Peru

Saving Indigenous lands in the Amazon

PROJECT OVERVIEW

Thanks to generous support this project has successfully reached the fundraising goal.

Amazonia is the world’s largest tropical forest and spans nine countries in South America. After Brazil, Peru has the greatest extension of this biome which represents more than half of the surface of the country. The Loreto and Ucayali Regions are the two largest Amazon regions in Peru and are traditionally occupied and protected by indigenous groups. Unfortunately, hundreds of indigenous communities have no recognized ownership rights and their lands are under tremendous pressure from logging, agro-industries and colonists. Without the titles to their territories, native communities have no legal instrument to defend these lands from activities like logging and agricultural expansion.

Our conservation partners the Development of an Indigenous Amazon (CEDIA) raised $4,583,920 to title 220 communities covering more than six million acres in order to legally protect indigenous lands. It is crucial to close the unprotected gaps between indigenous territories to prevent colonists and industries from negatively affecting the integrity of the ecosystems. In addition to granting communities the rights to their land, this will provide protection for Endangered species such as the White-bellied Spider Monkey, Giant Otter and Black-faced Black Spider Monkey.

*Carbon Storage figures represent estimated metric tonnes of CO2 equivalents stored in above-ground live woody biomass at the project site, as converted from Aboveground Live Woody Biomass Density data provided by the Woods Hole Research Center through climate.globalforestwatch.org.

Location:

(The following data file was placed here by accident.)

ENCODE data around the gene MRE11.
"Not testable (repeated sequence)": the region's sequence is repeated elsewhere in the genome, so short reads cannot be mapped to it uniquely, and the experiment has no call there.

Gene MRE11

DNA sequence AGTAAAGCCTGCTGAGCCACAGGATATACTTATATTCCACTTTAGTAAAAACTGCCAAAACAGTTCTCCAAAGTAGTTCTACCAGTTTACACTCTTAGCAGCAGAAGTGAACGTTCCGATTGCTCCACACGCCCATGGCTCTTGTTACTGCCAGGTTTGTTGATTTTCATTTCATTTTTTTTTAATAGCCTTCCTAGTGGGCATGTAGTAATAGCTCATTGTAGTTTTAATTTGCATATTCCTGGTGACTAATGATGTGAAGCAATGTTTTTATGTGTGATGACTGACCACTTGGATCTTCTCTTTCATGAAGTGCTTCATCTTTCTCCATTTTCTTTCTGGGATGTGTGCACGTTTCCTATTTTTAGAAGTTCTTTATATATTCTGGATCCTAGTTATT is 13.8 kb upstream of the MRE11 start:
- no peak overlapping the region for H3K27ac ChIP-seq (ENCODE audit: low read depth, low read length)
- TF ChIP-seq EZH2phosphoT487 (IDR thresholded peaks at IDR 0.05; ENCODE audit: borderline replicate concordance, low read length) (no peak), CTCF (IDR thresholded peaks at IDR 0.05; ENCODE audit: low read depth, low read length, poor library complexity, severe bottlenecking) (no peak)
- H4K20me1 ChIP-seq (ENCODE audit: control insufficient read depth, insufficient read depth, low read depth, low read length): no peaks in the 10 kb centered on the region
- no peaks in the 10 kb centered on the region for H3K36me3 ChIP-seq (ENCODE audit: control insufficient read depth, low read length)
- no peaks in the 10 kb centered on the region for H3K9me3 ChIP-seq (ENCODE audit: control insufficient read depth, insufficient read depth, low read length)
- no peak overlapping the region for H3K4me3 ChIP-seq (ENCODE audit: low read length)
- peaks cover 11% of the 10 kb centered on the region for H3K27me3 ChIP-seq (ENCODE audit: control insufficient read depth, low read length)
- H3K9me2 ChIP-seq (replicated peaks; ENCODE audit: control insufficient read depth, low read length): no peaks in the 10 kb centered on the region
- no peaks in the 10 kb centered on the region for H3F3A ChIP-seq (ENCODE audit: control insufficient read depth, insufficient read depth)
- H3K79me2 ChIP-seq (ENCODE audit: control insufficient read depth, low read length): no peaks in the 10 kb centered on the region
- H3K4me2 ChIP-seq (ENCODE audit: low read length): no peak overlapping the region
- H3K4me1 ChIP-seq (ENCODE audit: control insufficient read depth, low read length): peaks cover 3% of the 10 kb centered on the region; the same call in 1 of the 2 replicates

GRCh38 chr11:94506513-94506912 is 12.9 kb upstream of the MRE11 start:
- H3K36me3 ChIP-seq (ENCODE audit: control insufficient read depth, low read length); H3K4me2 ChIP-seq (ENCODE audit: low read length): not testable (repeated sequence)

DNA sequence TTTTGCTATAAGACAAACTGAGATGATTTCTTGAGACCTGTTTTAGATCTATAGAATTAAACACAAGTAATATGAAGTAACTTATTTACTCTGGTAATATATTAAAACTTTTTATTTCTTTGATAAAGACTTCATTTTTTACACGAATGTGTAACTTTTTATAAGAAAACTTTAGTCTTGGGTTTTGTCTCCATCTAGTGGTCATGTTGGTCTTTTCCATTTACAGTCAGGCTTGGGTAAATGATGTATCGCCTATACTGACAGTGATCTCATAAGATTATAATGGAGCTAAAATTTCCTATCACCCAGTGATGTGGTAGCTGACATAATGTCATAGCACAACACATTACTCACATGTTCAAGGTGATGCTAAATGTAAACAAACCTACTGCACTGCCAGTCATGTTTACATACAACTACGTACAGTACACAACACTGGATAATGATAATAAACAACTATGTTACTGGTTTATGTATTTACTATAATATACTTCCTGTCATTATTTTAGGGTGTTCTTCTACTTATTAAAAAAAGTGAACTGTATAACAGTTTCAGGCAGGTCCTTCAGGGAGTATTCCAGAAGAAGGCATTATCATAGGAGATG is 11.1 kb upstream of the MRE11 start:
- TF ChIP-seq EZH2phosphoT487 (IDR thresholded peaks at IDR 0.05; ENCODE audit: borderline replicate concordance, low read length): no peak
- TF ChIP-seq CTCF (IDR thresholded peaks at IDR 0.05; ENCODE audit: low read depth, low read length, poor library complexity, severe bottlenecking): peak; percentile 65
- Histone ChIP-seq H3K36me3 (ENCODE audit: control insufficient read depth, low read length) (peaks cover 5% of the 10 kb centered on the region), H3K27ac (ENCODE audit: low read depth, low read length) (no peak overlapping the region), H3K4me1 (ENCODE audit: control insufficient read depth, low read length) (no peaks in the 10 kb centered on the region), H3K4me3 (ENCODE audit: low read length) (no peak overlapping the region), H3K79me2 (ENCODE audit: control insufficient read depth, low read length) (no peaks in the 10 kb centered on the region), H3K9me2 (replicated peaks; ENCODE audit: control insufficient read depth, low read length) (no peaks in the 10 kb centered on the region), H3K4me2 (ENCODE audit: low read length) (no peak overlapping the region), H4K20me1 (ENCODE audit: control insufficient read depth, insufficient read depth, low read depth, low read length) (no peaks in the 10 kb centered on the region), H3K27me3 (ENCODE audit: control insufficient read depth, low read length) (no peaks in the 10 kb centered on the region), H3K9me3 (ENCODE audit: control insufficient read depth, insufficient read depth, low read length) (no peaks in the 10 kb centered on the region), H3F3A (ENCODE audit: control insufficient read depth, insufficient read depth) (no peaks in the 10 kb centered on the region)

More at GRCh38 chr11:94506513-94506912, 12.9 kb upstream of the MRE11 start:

Loreto and Ucayali Regions

Acres:

6,102,946

Species:

Black-faced Black Spider Monkey (EN), Giant Otter (EN), White-bellied Spider Monkey (EN)

Acres Conserved by:

Land Titling for Indigenous Communities

Partner:

CEDIA / Rainforest Trust

Project Carbon Storage:

1,135,860,000 mT*

*(metric tonnes of CO2 equivalents)

More about the project

Biodiversity protection

The Amazonia is most biodiverse biome in the planet, with diversity hotspots occurring in the western part of the Amazon basin (also known as Andes-Amazonia).

Through this ambitious conservation initiative, protection will span five different and threatened ecoregions: Ucayali moist forests, Napo moist forests, Southwest Amazon moist forests, Iquitos Varzea and Solimoes Japurá moist forests. The project site is located in the southern part of Loreto and throughout the Ucayali Region all the way to the foothills of the Andes. Many threatened species are dependent on the project site, including primates such as the Endangered White-bellied Spider Monkey and Black-faced Black Spider Monkey, large mammals such as the Endangered Giant Otter and Vulnerable Lowland Tapir, and reptiles such as the Vulnerable Yellow-footed Tortoise and Yellow-spotted River Turtle.

Land title deeds

The lack of recognized indigenous land titles promotes the idea that these are empty areas that are available for exploitation, which generates conflicts among the indigenous groups trying to defend their territories and the colonists wanting to develop exploitative activities.